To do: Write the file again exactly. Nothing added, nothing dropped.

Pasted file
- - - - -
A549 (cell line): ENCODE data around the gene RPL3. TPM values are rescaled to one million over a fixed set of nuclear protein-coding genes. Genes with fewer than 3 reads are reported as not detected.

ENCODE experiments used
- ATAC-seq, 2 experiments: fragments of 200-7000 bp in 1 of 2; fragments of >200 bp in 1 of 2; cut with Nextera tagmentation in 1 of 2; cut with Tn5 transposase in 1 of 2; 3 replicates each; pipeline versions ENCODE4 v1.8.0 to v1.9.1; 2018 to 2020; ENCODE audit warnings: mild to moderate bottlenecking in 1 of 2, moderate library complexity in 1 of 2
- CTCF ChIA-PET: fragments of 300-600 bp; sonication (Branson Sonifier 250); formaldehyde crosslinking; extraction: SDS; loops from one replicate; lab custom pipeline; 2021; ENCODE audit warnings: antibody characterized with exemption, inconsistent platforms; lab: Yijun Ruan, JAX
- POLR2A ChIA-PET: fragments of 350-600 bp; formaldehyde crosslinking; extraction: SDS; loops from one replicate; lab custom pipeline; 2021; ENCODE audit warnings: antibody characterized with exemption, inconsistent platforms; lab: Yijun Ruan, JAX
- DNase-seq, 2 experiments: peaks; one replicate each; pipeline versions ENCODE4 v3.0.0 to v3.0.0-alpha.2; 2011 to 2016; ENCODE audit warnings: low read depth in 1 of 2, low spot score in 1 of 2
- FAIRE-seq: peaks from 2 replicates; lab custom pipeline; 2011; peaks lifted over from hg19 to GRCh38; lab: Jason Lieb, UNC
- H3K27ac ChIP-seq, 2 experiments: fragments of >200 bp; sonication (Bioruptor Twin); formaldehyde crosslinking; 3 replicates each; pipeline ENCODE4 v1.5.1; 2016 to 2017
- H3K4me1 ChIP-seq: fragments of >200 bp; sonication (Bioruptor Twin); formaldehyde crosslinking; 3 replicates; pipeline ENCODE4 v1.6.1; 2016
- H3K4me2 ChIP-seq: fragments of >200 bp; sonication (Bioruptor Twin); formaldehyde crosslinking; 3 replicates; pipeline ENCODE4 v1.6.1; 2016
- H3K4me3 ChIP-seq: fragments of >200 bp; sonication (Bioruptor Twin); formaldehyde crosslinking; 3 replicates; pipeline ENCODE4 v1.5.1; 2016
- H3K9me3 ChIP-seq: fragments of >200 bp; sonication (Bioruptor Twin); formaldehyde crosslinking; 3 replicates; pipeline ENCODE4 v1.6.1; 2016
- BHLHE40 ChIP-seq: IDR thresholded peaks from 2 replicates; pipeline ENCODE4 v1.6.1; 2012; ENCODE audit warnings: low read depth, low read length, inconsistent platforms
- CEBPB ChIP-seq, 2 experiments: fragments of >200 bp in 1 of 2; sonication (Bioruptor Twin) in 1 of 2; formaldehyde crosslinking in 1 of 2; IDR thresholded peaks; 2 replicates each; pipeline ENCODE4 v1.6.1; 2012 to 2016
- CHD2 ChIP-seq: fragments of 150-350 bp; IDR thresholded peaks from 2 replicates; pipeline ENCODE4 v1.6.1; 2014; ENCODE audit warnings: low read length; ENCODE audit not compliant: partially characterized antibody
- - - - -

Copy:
A549 (cell line): ENCODE data around the gene RPL3. TPM values are rescaled to one million over a fixed set of nuclear protein-coding genes. Genes with fewer than 3 reads are reported as not detected.

ENCODE experiments used
- ATAC-seq, 2 experiments: fragments of 200-7000 bp in 1 of 2; fragments of >200 bp in 1 of 2; cut with Nextera tagmentation in 1 of 2; cut with Tn5 transposase in 1 of 2; 3 replicates each; pipeline versions ENCODE4 v1.8.0 to v1.9.1; 2018 to 2020; ENCODE audit warnings: mild to moderate bottlenecking in 1 of 2, moderate library complexity in 1 of 2
- CTCF ChIA-PET: fragments of 300-600 bp; sonication (Branson Sonifier 250); formaldehyde crosslinking; extraction: SDS; loops from one replicate; lab custom pipeline; 2021; ENCODE audit warnings: antibody characterized with exemption, inconsistent platforms; lab: Yijun Ruan, JAX
- POLR2A ChIA-PET: fragments of 350-600 bp; formaldehyde crosslinking; extraction: SDS; loops from one replicate; lab custom pipeline; 2021; ENCODE audit warnings: antibody characterized with exemption, inconsistent platforms; lab: Yijun Ruan, JAX
- DNase-seq, 2 experiments: peaks; one replicate each; pipeline versions ENCODE4 v3.0.0 to v3.0.0-alpha.2; 2011 to 2016; ENCODE audit warnings: low read depth in 1 of 2, low spot score in 1 of 2
- FAIRE-seq: peaks from 2 replicates; lab custom pipeline; 2011; peaks lifted over from hg19 to GRCh38; lab: Jason Lieb, UNC
- H3K27ac ChIP-seq, 2 experiments: fragments of >200 bp; sonication (Bioruptor Twin); formaldehyde crosslinking; 3 replicates each; pipeline ENCODE4 v1.5.1; 2016 to 2017
- H3K4me1 ChIP-seq: fragments of >200 bp; sonication (Bioruptor Twin); formaldehyde crosslinking; 3 replicates; pipeline ENCODE4 v1.6.1; 2016
- H3K4me2 ChIP-seq: fragments of >200 bp; sonication (Bioruptor Twin); formaldehyde crosslinking; 3 replicates; pipeline ENCODE4 v1.6.1; 2016
- H3K4me3 ChIP-seq: fragments of >200 bp; sonication (Bioruptor Twin); formaldehyde crosslinking; 3 replicates; pipeline ENCODE4 v1.5.1; 2016
- H3K9me3 ChIP-seq: fragments of >200 bp; sonication (Bioruptor Twin); formaldehyde crosslinking; 3 replicates; pipeline ENCODE4 v1.6.1; 2016
- BHLHE40 ChIP-seq: IDR thresholded peaks from 2 replicates; pipeline ENCODE4 v1.6.1; 2012; ENCODE audit warnings: low read depth, low read length, inconsistent platforms
- CEBPB ChIP-seq, 2 experiments: fragments of >200 bp in 1 of 2; sonication (Bioruptor Twin) in 1 of 2; formaldehyde crosslinking in 1 of 2; IDR thresholded peaks; 2 replicates each; pipeline ENCODE4 v1.6.1; 2012 to 2016
- CHD2 ChIP-seq: fragments of 150-350 bp; IDR thresholded peaks from 2 replicates; pipeline ENCODE4 v1.6.1; 2014; ENCODE audit warnings: low read length; ENCODE audit not compliant: partially characterized antibody